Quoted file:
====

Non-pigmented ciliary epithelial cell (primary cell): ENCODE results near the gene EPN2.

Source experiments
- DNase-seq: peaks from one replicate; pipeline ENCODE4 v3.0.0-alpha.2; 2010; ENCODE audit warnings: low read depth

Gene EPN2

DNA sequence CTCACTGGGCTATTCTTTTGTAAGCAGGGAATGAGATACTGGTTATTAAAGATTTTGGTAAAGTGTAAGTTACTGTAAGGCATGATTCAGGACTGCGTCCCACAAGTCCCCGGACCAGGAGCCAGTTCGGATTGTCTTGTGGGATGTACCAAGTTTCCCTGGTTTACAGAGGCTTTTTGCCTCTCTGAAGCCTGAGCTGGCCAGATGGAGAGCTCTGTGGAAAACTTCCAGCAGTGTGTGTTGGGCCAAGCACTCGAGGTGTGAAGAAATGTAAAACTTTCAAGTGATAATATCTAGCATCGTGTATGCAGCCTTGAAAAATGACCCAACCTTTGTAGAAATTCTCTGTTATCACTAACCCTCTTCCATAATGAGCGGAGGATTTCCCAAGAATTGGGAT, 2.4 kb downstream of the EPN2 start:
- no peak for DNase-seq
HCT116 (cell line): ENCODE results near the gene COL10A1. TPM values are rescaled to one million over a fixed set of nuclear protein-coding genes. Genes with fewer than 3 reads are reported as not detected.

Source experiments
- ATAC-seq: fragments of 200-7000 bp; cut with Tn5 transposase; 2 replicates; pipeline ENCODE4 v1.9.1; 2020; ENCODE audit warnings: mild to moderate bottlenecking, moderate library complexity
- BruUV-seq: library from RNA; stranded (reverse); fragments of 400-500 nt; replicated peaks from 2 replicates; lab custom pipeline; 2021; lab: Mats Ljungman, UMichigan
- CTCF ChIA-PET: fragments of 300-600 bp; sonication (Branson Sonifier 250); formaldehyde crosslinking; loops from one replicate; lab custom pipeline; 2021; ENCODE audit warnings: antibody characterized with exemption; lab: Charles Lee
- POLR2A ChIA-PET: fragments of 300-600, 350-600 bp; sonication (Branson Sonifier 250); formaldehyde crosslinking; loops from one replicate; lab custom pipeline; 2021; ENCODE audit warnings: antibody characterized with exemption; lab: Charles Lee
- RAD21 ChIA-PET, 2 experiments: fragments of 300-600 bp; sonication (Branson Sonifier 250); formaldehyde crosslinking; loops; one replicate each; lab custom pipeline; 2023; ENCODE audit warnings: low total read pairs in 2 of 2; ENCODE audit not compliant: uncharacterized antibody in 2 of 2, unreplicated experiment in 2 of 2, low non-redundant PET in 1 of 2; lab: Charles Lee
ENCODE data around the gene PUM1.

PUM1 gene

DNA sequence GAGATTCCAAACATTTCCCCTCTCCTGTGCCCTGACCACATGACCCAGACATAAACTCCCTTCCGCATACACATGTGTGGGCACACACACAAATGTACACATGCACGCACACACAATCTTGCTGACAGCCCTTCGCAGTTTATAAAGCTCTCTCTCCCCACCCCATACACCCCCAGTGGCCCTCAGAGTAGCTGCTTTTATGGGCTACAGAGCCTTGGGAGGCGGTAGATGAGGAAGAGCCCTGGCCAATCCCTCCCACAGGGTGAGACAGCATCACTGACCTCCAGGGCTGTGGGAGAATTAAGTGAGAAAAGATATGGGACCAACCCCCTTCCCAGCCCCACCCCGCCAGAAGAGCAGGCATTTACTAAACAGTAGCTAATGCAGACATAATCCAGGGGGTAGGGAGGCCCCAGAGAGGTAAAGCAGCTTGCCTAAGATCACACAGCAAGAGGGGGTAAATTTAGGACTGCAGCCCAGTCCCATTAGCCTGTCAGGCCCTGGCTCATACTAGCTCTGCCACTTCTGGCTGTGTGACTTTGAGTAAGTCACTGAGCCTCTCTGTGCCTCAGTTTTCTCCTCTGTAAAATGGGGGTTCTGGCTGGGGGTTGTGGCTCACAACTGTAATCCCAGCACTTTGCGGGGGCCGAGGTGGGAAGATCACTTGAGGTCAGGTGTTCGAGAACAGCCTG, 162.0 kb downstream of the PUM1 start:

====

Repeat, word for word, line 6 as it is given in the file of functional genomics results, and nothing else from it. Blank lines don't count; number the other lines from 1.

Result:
- no peak for DNase-seq